parser.error(str(msg))
        return
    rows = parseCSV(args.path)
    outputCSV(args.destpath, rows)


if __name__ == '__main__':
    args = sys.argv[1:]
    main(args)
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3
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On top of the good comments from @Jean-François Fabre's answer, I’d add the following:

  • The shebang is misleading at best. See PEP 394:

    in preparation for an eventual change in the default version of Python, Python 2 only scripts should either be updated to be source compatible with Python 3 or else to use python2 in the shebang line.

  • You don't need to care for IOErrors in your main as argparse will do it for you.

  • By turning your parseCSV function into a generator you will be able to handle very large CSVs with minimal memory footprint.
  • You state that "For each switch, there will be one or more interfaces." without specifying how many, but your code seems to assume that there is at most two, the first one always being a trunk and the second one always being an access.

    Instead, you could read the csv line by blocks of 3 elements at a time and write the configuration accordingly. The grouper recipe from itertools allow that easily.

  • You should use with statements to handle file closing.
  • You don't need to extract command line arguments using sys as argparse will do it automatically for you if you don't pass any parameter to the parse_args call.

Proposed improvements:

#!/usr/bin/env python2
import re
import csv
import argparse
from itertools import izip


def command_line_parser():
    """Create a parser for the command line arguments
    Arguments are:
        path: Input CSV file to process
        destpath: Output CSV file

    Sample program execution: python myfile.py arg1 arg2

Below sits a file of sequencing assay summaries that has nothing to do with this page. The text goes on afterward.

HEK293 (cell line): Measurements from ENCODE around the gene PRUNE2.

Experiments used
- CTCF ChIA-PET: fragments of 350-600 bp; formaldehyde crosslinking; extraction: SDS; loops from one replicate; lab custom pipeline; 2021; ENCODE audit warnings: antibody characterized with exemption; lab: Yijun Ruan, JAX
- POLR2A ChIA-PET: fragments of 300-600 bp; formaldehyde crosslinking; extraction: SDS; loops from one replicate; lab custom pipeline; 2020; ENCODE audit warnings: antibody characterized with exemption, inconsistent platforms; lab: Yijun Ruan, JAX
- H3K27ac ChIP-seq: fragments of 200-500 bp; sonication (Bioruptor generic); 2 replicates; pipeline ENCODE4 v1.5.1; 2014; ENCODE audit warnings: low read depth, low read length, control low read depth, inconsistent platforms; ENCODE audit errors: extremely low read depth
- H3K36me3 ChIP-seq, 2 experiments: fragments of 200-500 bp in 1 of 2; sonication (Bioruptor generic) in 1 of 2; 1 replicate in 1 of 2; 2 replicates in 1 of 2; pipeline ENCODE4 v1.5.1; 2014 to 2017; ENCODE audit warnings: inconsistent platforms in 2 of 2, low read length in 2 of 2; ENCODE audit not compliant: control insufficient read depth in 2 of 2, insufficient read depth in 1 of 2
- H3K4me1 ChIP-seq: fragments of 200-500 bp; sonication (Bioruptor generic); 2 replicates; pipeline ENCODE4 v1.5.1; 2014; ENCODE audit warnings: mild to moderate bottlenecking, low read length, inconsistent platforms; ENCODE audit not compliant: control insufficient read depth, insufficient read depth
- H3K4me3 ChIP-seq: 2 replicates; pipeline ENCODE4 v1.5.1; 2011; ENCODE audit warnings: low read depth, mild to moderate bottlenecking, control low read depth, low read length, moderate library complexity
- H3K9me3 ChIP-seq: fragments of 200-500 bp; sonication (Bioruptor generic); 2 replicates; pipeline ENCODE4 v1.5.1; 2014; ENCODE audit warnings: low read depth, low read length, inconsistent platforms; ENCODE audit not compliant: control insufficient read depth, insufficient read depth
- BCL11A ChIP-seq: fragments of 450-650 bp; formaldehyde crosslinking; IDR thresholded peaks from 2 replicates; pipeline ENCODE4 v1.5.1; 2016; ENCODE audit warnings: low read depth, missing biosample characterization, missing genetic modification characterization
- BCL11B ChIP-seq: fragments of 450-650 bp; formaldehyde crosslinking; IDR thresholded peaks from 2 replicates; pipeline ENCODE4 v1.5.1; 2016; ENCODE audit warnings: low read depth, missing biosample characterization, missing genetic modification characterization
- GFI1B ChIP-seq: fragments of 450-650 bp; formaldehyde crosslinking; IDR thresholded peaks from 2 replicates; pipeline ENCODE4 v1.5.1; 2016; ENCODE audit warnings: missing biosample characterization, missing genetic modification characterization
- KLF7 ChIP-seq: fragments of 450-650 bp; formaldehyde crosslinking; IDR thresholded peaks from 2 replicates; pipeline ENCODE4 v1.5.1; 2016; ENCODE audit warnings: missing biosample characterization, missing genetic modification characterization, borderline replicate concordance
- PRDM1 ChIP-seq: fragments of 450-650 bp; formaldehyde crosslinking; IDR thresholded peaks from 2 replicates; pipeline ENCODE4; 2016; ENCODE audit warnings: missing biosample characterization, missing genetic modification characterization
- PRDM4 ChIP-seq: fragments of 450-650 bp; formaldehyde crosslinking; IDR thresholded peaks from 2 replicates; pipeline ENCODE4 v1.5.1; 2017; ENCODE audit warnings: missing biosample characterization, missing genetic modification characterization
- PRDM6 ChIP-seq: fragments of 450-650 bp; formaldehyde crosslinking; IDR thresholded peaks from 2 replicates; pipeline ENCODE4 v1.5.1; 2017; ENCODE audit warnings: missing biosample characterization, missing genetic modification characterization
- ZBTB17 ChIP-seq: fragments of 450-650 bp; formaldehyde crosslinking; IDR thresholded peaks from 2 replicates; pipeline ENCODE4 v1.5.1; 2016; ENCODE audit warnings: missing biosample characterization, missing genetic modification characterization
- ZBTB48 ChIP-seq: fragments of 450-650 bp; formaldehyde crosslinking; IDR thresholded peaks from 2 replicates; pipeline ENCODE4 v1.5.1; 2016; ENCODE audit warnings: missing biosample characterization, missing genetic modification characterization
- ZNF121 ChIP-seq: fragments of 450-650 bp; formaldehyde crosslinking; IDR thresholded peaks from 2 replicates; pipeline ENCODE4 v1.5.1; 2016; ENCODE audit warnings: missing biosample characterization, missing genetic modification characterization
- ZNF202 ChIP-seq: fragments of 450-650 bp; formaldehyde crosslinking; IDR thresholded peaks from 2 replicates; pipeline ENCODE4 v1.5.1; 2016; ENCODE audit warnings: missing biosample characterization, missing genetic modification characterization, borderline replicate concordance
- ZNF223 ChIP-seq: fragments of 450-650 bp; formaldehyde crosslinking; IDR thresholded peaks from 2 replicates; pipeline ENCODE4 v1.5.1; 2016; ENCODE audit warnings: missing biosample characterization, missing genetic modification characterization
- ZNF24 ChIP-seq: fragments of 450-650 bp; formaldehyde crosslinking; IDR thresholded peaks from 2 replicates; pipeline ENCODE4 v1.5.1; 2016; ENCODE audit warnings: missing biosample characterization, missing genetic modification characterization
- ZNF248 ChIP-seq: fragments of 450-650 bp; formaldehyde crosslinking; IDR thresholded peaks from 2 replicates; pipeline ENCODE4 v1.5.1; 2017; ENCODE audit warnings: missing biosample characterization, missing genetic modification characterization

"""
    parser = argparse.ArgumentParser(description="Reads CSV input and provide switch commands in CSV output file")
    parser.add_argument('path', help="CSV file to process", type=argparse.FileType('rt'))
    parser.add_argument('destpath', help="output CSV file", type=argparse.FileType('ab'))
    return parser


def grouper(iterable, count):
    """Collect data into fixed-length blocks"""
    args = [iter(iterable)] * count
    return izip(*args)


def parse_csv(csv_file):
    """Parses a CSV file and generate the rows one by one"""
    reader = csv.reader(csv_file)
    for line in reader:
        yield line


def write_output(output_csv, rows):
    """Process the input rows and write switch command output
    to the specified CSV file.
    """

    writer = csv.writer(output_csv)
    for row in rows:
        row_iterator = iter(row)

        switch_id = next(row_iterator)
        if not re.match(r'^switch\d$', switch_id):
            continue

        cell = ['{0}\n\nhostname {0}'.format(switch_id)]
        for interface_name, interface_type, vlans in grouper(row_iterator, 3):
            interface_type = interface_type.lower()
            allowance = 'trunk allow' if interface_type == 'trunk' else interface_type
            cell.append(
                    '!\ninterface {}\n switchport mode {}'
                    '\n switchport {} vlan {}'
                    .format(interface_name, interface_type, allowance, vlans)
            )
        writer.writerow(['\n'.join(cell)])